In this touching scene from the popular TV series Orange is the New Black, Brook Soso (played by actress Kimiko Glenn) unveils a new form of library in memory of her late girlfriend Poussey Washington (Samira Wiley), who had been the prison librarian. At this point in the story the inmates have taken over control … Read moreThe Poussey Memorial Community Library
Gore Vidal’s 1954 dystopian satire Messiah is the story of a religious movement that forms around a charismatic undertaker named John Cave. Cave’s central message is, simply and profoundly, that people should not be afraid of death; not because they could look forward to an afterlife of eternal bliss in paradise, but rather because oblivion … Read moreCavesword: A Nontheistic Religion of Radical Death Acceptance in Gore Vidal’s “Messiah”
The fantasy cultures in George R. R. Martin’s epic Game of Thrones stories have conjured a rich diversity of religious perspectives. The journey of Arya Stark, noblewoman by birth and killer by temperament, leads her to the House of Black and White, which is the temple, headquarters and thanatorium of a cult of priestly assassins … Read moreThe House of Black and White
Although Charles Kingley’s 1863 children’s novel has fallen from favor, his image of the Great Fairy Science – “who is likely to be queen of all the fairies for many a year to come” – might serve as an icon for certain nontheistic practices of magick. It’s a fun coincidence that the word “steam”, proudly … Read moreThe Great Fairy Science (from “The Water Babies” by Charles Kingsley)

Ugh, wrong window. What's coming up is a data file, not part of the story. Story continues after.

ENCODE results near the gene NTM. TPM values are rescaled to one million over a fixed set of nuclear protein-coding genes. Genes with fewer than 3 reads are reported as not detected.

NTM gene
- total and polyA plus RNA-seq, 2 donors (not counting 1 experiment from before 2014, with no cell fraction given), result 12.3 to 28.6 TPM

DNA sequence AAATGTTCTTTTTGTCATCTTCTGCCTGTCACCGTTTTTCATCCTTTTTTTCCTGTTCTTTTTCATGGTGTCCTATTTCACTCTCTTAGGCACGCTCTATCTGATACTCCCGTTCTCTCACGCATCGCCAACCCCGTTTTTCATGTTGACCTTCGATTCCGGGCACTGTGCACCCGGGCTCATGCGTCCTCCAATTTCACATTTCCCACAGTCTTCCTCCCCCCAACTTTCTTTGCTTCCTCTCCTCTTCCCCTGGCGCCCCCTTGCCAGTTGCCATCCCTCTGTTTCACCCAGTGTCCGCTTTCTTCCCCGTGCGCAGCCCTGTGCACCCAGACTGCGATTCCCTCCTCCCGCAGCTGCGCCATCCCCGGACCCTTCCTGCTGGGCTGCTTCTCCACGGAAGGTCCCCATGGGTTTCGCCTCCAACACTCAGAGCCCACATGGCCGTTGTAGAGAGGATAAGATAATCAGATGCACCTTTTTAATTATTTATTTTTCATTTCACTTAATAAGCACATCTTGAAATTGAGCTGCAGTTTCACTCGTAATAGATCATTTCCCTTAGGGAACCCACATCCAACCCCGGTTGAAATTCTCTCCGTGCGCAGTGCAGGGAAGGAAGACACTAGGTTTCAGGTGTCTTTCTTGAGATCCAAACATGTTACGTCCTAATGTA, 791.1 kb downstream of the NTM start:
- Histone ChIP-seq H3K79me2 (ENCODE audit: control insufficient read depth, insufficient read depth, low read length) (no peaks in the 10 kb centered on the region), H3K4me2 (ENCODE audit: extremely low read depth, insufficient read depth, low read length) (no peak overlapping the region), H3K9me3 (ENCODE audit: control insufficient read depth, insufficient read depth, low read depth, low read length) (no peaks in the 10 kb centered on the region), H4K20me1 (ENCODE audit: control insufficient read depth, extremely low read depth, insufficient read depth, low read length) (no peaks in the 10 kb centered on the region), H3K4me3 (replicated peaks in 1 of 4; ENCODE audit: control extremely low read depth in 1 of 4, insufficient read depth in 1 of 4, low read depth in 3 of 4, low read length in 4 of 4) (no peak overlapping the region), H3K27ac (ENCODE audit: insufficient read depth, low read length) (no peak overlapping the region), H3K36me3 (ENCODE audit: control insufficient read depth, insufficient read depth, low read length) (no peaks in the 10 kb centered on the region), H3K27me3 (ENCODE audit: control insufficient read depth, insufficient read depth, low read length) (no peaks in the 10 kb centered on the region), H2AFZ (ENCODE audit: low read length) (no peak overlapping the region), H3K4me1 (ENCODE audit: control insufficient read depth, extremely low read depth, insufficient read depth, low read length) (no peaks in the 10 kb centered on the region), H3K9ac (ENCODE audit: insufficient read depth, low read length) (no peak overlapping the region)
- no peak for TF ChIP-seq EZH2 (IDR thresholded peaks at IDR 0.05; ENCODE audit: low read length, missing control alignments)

Adapted from artist Ivan Bilbin’s 1899 illustration Vasilisa at the Hut of Baba Yaga.
Syrio Forel, First Sword of Braavos (played by actor Miltos Yerolamou) offers an object memento mori ergo carpe diem lesson to Arya Stark (Maisie Williams) in this scene from the first season of Game of Thrones.
You can see more of artist Jenny Jinya’s “Loving Reaper” cartoons here – though be aware that few of them end quite this happily.
Director Alfonso Cuaron’s post-Apocalyptic masterpiece Children of Men is set in a nightmarish future United Kingdom about eighteen years after the human fertility rate dropped to zero. As war and existential despair claim most parts of the world, the UK “soldiers on” via a near-totalitarian regime that offers its citizens the option of suicide via … Read moreQuietus: State-Sponsored Suicide in “Children of Men” (2006)